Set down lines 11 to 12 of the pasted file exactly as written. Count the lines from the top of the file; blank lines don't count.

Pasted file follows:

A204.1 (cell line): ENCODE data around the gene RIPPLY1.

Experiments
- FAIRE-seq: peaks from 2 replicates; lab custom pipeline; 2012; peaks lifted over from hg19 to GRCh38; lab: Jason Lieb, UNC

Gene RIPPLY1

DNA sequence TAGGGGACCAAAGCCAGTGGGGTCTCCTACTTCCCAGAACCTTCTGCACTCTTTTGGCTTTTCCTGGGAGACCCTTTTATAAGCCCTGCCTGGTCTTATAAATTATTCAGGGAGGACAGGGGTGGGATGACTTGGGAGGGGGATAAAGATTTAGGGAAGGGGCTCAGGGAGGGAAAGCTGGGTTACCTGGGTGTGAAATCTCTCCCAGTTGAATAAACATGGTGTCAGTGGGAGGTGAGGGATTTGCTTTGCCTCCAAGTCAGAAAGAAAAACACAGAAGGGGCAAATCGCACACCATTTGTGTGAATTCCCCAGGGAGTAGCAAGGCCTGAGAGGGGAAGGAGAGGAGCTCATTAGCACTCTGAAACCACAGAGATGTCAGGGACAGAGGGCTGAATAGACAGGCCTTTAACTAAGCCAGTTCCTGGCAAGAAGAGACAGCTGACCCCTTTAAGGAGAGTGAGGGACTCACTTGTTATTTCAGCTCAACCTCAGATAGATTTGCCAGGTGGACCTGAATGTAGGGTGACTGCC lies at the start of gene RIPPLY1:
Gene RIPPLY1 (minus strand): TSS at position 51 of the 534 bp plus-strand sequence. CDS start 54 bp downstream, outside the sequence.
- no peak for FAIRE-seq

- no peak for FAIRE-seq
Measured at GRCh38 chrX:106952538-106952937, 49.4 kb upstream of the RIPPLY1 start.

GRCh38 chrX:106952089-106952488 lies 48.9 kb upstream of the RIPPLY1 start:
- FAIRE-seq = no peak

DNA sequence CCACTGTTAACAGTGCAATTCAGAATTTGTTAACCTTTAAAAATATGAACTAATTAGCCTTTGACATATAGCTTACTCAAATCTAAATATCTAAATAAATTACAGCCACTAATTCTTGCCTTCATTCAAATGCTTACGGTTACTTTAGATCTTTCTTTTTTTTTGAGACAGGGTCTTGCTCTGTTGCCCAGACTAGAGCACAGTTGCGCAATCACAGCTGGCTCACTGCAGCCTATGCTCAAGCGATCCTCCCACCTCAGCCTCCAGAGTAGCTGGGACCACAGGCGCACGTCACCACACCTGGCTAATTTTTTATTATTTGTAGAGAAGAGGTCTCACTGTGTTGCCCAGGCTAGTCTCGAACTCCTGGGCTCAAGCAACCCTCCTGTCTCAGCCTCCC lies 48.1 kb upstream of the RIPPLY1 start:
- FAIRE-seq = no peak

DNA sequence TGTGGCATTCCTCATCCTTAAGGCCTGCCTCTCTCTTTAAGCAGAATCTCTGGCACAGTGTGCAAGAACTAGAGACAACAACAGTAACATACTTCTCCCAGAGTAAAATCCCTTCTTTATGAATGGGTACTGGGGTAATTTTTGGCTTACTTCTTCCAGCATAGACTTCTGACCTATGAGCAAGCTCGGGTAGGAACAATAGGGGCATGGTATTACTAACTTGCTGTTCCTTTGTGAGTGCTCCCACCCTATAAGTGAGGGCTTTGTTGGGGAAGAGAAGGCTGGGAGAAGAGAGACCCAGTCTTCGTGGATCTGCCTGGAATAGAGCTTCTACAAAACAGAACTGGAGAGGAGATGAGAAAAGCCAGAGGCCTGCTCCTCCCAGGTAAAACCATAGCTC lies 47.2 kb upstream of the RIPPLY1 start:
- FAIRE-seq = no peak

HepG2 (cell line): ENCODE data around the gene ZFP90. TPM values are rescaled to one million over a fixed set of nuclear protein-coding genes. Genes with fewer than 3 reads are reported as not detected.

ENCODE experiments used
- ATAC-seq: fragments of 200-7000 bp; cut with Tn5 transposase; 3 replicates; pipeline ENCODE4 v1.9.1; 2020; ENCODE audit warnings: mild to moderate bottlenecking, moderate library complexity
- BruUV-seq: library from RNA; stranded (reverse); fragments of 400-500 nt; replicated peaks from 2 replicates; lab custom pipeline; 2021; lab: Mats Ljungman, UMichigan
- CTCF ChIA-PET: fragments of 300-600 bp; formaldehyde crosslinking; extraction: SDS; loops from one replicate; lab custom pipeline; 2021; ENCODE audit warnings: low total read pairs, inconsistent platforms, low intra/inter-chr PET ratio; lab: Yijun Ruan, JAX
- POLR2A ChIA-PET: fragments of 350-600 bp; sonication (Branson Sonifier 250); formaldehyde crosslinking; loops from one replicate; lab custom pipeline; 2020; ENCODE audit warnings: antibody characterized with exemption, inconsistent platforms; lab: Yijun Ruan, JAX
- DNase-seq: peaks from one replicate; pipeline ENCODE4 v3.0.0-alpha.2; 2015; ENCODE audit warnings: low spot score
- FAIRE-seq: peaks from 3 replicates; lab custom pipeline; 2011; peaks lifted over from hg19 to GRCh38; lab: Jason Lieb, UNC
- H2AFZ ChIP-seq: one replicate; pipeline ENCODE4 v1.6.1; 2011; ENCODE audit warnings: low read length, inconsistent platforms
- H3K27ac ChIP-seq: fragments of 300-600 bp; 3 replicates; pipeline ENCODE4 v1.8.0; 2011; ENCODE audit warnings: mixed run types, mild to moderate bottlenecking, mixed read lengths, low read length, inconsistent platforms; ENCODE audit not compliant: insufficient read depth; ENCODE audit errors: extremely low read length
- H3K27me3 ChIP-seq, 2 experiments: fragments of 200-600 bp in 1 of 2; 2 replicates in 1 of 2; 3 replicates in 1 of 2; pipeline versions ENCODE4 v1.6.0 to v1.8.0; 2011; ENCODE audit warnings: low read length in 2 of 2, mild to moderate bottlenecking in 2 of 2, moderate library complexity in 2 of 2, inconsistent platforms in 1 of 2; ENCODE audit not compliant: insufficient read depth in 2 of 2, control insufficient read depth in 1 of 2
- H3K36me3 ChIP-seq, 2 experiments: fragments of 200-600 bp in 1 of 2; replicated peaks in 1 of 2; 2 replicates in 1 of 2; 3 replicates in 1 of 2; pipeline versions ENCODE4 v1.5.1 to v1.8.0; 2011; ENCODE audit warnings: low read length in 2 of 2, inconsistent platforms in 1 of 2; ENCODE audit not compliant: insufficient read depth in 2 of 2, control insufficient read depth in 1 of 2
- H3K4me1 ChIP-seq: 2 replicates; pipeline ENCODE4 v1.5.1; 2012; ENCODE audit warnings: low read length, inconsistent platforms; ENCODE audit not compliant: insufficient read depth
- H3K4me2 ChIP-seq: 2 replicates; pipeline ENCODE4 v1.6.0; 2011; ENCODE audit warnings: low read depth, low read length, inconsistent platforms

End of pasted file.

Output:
- FAIRE-seq = no peak

DNA sequence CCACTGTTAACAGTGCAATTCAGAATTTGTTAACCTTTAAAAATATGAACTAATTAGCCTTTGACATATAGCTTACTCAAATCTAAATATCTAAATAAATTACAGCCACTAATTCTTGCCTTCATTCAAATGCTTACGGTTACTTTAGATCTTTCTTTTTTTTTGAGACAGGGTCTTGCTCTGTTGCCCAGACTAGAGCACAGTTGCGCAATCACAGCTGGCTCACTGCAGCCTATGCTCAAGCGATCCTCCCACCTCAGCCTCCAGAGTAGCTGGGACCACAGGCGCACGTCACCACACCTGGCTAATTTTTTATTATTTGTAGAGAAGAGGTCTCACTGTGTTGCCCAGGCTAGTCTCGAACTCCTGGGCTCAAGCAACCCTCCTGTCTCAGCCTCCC lies 48.1 kb upstream of the RIPPLY1 start: